How Does A UPS Work?
An uninterruptible power supply (UPS), also known as a battery backup, provides backup power when your regular power source fails or voltage drops to an unacceptable level. A UPS allows for the safe, orderly shutdown of a computer and connected equipment. The size and design of a UPS determine how long it will supply power.
Different UPS topologies provide specific levels of power protection. A MustPower UPS will belong to one of these three topologies: standby, line interactive, and double-conversion.
Standby is the most basic UPS topology. A standby UPS resorts to battery backup power in the event of common power problems such as a blackout, voltage sag, or voltage surge. When incoming utility power drops below or surges above safe voltage levels, the UPS switches to DC battery power and then inverts it to AC power to run connected equipment. These models are designed for consumer electronics, entry-level computers, POS systems, security systems, and other basic electronic equipment.
A line interactive UPS incorporates technology which allows it to correct minor power fluctuations (under-voltages and over voltages) without switching to battery. This type of UPS has an autotransformer that regulates low voltages (e.g., brownouts) and over voltages (e.g., swells) without having to switch to battery. Line interactive UPS models are typically used for consumer electronics, PCs, gaming systems, home theater electronics, network equipment, and entry-to-mid-range servers. They provide power during such events as a blackout, voltage sag, voltage surge, or over-voltage.
A double-conversion (online) UPS provides consistent, clean, and near perfect power regardless of the condition of incoming power. This UPS converts incoming AC power to DC, and then back to AC. UPS systems with this technology operate on isolated DC power 100 percent of the time and have a zero transfer time because they never need to switch to DC power. Double-conversion UPS systems are designed to protect mission-critical IT equipment, data center installations, high-end servers, large telecom installations and storage applications, and advanced network equipment from damage caused by a power blackout, voltage sag, voltage surge, over voltage, voltage spike, frequency noise, frequency variation, or harmonic distortion.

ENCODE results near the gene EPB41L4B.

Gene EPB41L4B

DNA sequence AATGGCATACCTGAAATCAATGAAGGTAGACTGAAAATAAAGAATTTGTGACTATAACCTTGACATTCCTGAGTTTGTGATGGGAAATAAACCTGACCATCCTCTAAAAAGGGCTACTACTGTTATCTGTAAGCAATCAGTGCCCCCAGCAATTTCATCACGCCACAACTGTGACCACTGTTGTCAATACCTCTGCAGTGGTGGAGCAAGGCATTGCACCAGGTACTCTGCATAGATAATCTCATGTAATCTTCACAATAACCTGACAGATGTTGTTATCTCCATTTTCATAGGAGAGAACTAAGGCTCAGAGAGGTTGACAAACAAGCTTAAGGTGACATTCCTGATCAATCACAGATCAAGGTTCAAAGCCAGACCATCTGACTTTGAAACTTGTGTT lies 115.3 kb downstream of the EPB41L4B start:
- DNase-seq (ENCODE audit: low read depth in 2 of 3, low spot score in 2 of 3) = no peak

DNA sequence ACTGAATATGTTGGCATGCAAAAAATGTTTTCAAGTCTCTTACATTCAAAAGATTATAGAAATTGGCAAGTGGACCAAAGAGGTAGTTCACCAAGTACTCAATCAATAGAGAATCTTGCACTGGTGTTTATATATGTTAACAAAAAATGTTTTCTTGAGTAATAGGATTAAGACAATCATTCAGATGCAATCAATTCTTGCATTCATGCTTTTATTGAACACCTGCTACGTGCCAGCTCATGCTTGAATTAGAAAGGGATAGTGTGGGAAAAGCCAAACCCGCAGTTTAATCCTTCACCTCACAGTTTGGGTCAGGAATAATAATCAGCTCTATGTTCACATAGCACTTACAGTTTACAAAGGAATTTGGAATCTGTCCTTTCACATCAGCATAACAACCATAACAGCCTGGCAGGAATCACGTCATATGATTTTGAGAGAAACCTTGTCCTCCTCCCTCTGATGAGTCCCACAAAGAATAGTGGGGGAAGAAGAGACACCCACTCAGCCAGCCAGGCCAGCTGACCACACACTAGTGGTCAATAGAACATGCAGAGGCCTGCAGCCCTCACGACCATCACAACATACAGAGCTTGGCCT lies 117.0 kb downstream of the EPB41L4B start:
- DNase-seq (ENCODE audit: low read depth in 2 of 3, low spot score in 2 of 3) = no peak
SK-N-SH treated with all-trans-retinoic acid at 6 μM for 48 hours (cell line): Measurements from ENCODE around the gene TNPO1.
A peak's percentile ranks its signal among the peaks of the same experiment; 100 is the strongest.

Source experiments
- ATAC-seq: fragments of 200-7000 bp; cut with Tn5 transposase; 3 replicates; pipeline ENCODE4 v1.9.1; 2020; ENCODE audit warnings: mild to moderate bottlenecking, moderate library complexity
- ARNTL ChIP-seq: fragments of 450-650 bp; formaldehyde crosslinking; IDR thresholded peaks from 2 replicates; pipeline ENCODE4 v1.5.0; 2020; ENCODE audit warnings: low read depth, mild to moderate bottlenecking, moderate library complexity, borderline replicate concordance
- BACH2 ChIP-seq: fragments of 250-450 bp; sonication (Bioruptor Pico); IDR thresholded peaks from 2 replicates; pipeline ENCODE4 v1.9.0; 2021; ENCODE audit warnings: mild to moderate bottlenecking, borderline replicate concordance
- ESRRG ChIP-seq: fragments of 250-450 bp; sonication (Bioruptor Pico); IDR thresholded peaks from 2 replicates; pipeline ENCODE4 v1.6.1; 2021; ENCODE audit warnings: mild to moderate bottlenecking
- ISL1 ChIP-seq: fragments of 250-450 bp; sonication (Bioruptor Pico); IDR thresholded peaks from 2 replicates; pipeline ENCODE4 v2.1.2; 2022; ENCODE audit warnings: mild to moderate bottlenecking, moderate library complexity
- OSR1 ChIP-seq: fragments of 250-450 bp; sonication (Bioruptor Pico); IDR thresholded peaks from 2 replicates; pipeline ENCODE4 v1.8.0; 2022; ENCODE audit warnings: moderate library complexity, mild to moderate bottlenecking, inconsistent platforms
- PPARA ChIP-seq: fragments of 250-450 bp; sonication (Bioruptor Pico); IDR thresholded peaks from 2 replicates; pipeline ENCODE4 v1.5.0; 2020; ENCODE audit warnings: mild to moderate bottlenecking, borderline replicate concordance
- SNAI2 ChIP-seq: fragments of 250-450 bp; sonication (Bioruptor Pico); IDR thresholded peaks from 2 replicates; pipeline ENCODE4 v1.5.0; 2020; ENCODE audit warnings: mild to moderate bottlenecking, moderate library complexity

UPS output waveforms
MustPower UPS systems have either sine wave or simulated sine wave output, depending upon the model.
Sine wave output: The highest quality waveform output is sine wave, which is a smooth, repetitive oscillation of AC power. Enterprise-level UPS systems produce sine wave power to operate sensitive electronic equipment. Sine wave output ensures that equipment utilizing Active PFC power supplies do not shut down when switching from utility power to battery power.
Simulated sine wave output is an approximated sine wave output waveform. It uses pulse wave modulation to generate a stepped, approximated sine wave to supply more cost-effective battery backup power for equipment that does not require sine wave output. The technology used to produce this type of power output is less expensive to manufacture and is common in standby and line interactive UPS systems.